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Extended Twin Cities Forecast

MONDAY: Snow becomes heavy. High 36. Low 28. Chance of precipitation 100%. Wind E 20-40 mph.
TUESDAY: Snow tapers, totals from 5-10". High 33. Low 21. Chance of precipitation 80%. Wind NE 10-20 mph.
WEDNESDAY: Peeks of sun, better travel. High 31. Low 18. Chance of precipitation 10%. Wind NW 8-13 mph.
THURSDAY: Bright sunshine, no sign of spring. High 32. Low 19. Chance of precipitation 10%. Wind NW 5-10 mph.
FRIDAY: Some sun, a bit milder. High 35. Low 25. Chance of precipitation 10%. Wind W 5-10 mph.
SATURDAY: Mostly cloudy and sloppy. High 38. Low 26. Chance of precipitation 20%. Wind E 5-10 mph.
SUNDAY: Partly sunny, looks quiet. High 40. Low 21. Chance of precipitation 10%. Wind NE 5-10 mph.

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This Day in Weather History
March 5th

1966: A powerful blizzard finally ends in the Upper Midwest. Some wind gusts from the storm topped 100 mph.

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Average Temperatures & Precipitation for Minneapolis
March 5th

Average High: 36F (Record: 72F set in 2000)
Average Low: 20F (Record: -14F set in 1960)
Average Precipitation: 0.05" (Record: 0.70" set in 1961)
Average Snow: 0.4" (Record: 11.0" set in 1915)

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Sunrise/Sunset Times for Minneapolis
March 5th

Sunrise: 6:43 AM
Sunset: 6:06 PM

*Length Of Day: 11 hours, 22 minutes and 19 seconds
*Daylight Gained Since Yesterday: ~3 minutes and 9 seconds

*Sunrises After 7 AM Begin Again March 11th (7:32 AM) Due To Daylight Saving Time
*Sunsets After 7 PM Begin March 11th (7:13 PM) Due To Daylight Saving Time

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Minnesota Weather Outlook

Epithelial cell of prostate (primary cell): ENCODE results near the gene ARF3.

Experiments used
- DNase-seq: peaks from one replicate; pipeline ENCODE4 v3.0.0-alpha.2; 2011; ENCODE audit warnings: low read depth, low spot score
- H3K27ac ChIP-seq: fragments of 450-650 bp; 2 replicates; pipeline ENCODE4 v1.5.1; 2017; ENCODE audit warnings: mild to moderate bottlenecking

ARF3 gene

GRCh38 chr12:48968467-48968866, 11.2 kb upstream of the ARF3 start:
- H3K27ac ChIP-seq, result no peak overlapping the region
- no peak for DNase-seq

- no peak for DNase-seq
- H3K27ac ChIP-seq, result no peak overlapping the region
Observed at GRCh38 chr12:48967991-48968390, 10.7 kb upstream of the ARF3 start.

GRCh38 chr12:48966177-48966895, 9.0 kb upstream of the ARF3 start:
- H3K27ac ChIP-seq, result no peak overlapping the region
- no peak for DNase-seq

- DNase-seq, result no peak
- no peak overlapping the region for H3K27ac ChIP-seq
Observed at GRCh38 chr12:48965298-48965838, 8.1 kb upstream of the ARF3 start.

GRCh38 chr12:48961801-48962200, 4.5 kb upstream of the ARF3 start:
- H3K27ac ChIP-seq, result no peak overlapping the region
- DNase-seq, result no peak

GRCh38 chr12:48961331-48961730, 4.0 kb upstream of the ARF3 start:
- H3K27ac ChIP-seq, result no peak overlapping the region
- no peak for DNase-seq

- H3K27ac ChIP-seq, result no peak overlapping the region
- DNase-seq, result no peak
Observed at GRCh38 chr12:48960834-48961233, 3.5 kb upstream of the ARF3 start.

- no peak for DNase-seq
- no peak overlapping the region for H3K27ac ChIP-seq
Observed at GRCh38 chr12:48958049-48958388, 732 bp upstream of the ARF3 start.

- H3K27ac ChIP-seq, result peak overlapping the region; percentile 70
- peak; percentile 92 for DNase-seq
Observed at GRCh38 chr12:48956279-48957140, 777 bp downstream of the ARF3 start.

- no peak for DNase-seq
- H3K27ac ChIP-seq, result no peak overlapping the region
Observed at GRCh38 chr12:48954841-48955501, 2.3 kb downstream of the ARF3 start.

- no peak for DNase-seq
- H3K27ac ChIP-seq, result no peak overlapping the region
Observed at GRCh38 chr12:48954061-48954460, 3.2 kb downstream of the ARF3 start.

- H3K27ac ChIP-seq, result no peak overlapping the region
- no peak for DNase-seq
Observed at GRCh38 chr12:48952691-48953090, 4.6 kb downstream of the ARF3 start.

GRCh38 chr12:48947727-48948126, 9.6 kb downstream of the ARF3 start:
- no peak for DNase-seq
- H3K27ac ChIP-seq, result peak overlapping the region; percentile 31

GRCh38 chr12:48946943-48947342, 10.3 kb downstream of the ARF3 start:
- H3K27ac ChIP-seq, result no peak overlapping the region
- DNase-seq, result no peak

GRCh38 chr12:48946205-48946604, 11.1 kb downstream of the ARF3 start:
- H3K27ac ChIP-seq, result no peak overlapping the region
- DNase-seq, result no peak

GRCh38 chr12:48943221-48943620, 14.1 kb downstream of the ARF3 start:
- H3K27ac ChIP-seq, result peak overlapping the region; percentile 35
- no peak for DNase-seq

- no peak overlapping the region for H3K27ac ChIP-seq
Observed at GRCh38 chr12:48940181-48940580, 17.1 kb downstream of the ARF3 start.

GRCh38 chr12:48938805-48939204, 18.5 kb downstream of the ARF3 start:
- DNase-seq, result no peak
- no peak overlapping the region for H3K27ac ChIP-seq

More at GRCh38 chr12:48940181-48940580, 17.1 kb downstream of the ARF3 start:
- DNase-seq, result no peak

Snow, snow and more snow will be the story across the state Monday, with highs climbing into the 30s for most locations.

Highs will be around average across most of the state Monday, with slightly warmer than average weather found across northwest Minnesota.

Highs will be below average for most of the week in the Twin Cities, with the coldest day of the next seven expected to be Wednesday when highs might not make it to 30. We do see a warm up as we head into next weekend, with highs once again approaching 40.

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National Weather Forecast

A low pushing off the Rockies will bring blizzard conditions and a winter storm to parts of the upper Midwest Monday. The frontal boundaries associated with that low will also bring showers and storms from the Ohio Valley to the Deep South. Across parts of the Pacific Northwest and northern Rockies, light precipitation (in the form of rain or snow) is possible.

Highs across the central United States Monday will once again be above average, however not quite to the level that they have been the past couple days. Cooler than average weather is once again expected across the western and eastern United States.

Through Friday morning, a few areas of heavier precipitation is expected across the lower 48. The first will be over the upper Midwest, where that snowstorm and blizzard impacts the region Monday into Tuesday. That could bring up to 1.5" of liquid in the heavy snow. The second is across the Northeast, where a coastal low is expected to form and move through the region during the middle of the week. A third exists in the western United States, where an approaching low and frontal system during the second half of the week will bring precipitation to the region.